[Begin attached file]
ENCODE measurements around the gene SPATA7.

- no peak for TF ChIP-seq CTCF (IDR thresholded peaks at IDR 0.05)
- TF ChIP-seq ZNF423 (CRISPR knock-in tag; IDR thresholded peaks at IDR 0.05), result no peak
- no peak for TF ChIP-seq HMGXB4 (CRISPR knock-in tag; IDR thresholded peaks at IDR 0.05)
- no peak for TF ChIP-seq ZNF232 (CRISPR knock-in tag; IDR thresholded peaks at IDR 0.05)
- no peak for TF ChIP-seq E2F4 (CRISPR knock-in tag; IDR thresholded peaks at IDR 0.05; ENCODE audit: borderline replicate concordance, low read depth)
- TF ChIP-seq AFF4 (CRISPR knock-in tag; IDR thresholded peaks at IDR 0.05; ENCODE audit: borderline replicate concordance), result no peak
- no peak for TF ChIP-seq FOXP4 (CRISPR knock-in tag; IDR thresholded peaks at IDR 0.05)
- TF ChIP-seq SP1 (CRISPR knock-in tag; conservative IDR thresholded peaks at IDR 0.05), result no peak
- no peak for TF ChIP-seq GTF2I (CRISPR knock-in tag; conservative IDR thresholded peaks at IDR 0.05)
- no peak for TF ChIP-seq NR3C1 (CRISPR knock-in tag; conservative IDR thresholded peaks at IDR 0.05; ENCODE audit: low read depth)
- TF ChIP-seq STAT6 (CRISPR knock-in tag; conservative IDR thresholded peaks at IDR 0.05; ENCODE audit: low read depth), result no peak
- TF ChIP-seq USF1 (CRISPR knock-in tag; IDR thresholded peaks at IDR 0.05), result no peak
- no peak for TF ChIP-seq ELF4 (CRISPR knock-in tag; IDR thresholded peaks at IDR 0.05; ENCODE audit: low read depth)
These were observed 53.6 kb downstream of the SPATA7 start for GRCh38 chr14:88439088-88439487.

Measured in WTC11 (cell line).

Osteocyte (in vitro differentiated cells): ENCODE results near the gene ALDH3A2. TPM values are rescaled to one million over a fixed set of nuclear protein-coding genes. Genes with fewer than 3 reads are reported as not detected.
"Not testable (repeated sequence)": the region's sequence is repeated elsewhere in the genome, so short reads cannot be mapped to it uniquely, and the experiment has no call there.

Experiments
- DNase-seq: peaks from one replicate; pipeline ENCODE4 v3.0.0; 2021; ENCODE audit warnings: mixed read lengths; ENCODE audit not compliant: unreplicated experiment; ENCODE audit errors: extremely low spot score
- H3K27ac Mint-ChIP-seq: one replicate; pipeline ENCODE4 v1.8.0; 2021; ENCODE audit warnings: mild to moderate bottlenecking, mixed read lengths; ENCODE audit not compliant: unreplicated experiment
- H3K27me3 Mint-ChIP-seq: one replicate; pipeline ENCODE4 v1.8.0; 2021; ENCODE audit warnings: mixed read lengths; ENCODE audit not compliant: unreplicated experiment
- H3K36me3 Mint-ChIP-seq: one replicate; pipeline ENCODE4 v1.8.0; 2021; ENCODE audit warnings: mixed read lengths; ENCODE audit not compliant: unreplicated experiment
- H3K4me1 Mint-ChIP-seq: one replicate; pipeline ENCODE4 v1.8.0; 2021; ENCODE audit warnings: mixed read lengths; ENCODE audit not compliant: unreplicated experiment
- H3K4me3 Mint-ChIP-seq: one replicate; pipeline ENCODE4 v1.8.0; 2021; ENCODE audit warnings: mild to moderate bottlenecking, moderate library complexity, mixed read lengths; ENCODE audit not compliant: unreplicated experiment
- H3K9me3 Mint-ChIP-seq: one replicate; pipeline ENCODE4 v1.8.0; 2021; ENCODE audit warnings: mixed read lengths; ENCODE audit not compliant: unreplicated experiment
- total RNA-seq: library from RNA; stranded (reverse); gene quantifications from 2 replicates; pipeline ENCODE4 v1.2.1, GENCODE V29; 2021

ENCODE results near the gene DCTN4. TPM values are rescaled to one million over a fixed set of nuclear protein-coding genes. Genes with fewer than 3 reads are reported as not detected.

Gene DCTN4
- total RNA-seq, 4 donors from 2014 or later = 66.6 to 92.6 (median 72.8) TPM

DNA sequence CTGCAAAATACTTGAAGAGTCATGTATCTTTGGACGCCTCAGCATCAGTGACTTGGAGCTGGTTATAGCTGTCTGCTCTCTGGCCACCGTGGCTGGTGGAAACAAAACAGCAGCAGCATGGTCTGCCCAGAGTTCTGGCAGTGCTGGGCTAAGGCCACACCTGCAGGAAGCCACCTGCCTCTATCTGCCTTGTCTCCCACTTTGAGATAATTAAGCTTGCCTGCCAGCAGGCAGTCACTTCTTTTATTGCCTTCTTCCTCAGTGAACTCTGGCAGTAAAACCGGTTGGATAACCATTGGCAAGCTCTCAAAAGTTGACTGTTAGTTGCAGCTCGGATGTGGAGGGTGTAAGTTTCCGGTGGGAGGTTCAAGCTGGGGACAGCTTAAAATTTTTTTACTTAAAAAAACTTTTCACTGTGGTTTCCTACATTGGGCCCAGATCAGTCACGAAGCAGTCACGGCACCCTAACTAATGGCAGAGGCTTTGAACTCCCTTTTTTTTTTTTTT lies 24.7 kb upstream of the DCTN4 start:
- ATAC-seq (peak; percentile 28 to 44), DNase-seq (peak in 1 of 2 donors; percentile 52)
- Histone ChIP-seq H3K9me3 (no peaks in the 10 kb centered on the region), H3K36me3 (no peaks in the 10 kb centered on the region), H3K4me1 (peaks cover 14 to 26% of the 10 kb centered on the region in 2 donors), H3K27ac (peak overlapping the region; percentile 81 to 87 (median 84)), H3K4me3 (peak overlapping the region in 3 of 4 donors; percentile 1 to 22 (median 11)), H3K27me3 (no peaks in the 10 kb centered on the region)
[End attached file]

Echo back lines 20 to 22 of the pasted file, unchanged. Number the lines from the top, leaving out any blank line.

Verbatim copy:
- DNase-seq: peaks from one replicate; pipeline ENCODE4 v3.0.0; 2021; ENCODE audit warnings: mixed read lengths; ENCODE audit not compliant: unreplicated experiment; ENCODE audit errors: extremely low spot score
- H3K27ac Mint-ChIP-seq: one replicate; pipeline ENCODE4 v1.8.0; 2021; ENCODE audit warnings: mild to moderate bottlenecking, mixed read lengths; ENCODE audit not compliant: unreplicated experiment
- H3K27me3 Mint-ChIP-seq: one replicate; pipeline ENCODE4 v1.8.0; 2021; ENCODE audit warnings: mixed read lengths; ENCODE audit not compliant: unreplicated experiment